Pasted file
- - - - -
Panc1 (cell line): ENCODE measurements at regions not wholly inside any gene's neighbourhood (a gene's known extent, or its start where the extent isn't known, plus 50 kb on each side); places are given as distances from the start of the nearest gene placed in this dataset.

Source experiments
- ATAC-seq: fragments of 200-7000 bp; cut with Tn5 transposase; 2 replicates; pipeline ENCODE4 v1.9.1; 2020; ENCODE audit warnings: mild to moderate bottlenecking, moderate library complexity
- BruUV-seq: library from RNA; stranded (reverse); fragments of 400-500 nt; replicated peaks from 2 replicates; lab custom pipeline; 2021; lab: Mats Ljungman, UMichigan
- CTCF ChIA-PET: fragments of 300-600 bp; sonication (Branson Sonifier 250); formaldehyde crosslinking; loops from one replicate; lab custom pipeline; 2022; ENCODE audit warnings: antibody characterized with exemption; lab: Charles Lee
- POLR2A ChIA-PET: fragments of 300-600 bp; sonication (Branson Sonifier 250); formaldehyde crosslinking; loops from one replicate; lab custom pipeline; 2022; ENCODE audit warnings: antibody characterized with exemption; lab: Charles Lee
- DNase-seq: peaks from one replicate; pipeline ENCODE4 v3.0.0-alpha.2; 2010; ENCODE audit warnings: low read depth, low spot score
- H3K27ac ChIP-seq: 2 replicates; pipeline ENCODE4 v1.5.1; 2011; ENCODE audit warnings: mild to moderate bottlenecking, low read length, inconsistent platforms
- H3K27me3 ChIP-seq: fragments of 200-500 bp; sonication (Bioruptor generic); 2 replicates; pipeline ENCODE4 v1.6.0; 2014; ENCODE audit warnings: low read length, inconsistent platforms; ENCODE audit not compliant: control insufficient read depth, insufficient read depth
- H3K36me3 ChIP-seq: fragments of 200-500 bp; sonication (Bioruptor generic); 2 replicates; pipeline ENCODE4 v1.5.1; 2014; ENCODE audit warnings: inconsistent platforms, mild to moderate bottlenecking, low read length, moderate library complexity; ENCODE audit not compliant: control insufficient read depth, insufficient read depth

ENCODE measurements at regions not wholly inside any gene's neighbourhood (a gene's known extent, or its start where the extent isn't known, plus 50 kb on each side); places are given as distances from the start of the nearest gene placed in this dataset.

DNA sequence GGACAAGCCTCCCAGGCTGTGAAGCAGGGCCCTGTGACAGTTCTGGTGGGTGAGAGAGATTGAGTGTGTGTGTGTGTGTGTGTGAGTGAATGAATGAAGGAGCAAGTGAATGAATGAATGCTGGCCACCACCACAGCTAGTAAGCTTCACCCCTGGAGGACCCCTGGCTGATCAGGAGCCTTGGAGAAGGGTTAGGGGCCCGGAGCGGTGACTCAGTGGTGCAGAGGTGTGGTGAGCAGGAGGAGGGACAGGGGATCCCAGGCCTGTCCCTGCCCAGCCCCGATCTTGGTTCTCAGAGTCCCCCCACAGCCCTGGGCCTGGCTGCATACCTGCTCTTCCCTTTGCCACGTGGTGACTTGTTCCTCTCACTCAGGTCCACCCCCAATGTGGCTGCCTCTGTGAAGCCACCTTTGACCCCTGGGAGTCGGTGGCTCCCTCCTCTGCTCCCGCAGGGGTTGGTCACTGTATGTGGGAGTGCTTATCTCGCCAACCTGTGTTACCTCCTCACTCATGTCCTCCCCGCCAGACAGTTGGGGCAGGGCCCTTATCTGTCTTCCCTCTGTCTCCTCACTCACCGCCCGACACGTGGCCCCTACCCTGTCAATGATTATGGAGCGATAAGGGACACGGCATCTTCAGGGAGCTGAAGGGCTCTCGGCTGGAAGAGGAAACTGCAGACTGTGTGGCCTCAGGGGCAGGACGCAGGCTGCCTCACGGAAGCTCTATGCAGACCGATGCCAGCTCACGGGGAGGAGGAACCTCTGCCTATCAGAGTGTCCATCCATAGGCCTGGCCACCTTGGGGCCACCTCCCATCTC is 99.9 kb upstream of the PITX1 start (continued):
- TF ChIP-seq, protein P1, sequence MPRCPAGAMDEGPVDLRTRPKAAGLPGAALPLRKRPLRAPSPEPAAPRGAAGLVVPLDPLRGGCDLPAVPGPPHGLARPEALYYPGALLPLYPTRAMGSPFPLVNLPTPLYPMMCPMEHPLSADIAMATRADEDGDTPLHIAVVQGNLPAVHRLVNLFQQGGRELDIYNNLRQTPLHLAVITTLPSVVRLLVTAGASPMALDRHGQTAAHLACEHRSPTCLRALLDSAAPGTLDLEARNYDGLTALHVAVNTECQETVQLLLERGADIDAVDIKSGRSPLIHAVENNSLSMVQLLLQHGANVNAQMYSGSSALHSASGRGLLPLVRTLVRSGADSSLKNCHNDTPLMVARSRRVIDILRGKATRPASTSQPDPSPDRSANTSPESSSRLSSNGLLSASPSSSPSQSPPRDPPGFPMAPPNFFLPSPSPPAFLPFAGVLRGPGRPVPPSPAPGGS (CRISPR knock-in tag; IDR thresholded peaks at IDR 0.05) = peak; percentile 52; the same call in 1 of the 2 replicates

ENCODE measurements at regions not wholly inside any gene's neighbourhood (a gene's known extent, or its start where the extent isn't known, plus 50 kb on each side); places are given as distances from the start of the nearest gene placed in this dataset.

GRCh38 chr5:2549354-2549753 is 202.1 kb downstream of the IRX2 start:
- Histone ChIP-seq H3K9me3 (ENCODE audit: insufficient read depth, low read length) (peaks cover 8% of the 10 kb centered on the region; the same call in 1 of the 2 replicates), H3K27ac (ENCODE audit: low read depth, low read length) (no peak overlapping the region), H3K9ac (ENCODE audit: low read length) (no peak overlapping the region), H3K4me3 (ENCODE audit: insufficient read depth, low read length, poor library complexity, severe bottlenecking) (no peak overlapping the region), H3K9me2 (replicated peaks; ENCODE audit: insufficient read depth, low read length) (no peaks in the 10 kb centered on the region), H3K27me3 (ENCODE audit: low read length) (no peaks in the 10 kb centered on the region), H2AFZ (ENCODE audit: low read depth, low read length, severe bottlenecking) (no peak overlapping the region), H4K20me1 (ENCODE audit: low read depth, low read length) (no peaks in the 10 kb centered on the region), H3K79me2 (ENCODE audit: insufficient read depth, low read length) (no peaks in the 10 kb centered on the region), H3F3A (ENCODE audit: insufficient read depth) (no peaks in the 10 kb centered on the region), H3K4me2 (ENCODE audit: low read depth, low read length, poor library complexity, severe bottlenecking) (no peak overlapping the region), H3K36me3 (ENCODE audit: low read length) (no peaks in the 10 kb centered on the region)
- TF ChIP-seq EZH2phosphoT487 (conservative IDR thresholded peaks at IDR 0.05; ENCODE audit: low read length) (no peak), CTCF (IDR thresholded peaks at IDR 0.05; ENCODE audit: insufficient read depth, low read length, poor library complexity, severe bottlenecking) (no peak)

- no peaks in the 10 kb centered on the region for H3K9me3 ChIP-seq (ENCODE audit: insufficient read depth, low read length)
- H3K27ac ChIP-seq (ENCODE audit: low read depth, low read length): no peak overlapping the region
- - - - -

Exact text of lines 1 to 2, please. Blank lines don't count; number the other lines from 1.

Panc1 (cell line): ENCODE measurements at regions not wholly inside any gene's neighbourhood (a gene's known extent, or its start where the extent isn't known, plus 50 kb on each side); places are given as distances from the start of the nearest gene placed in this dataset.

Source experiments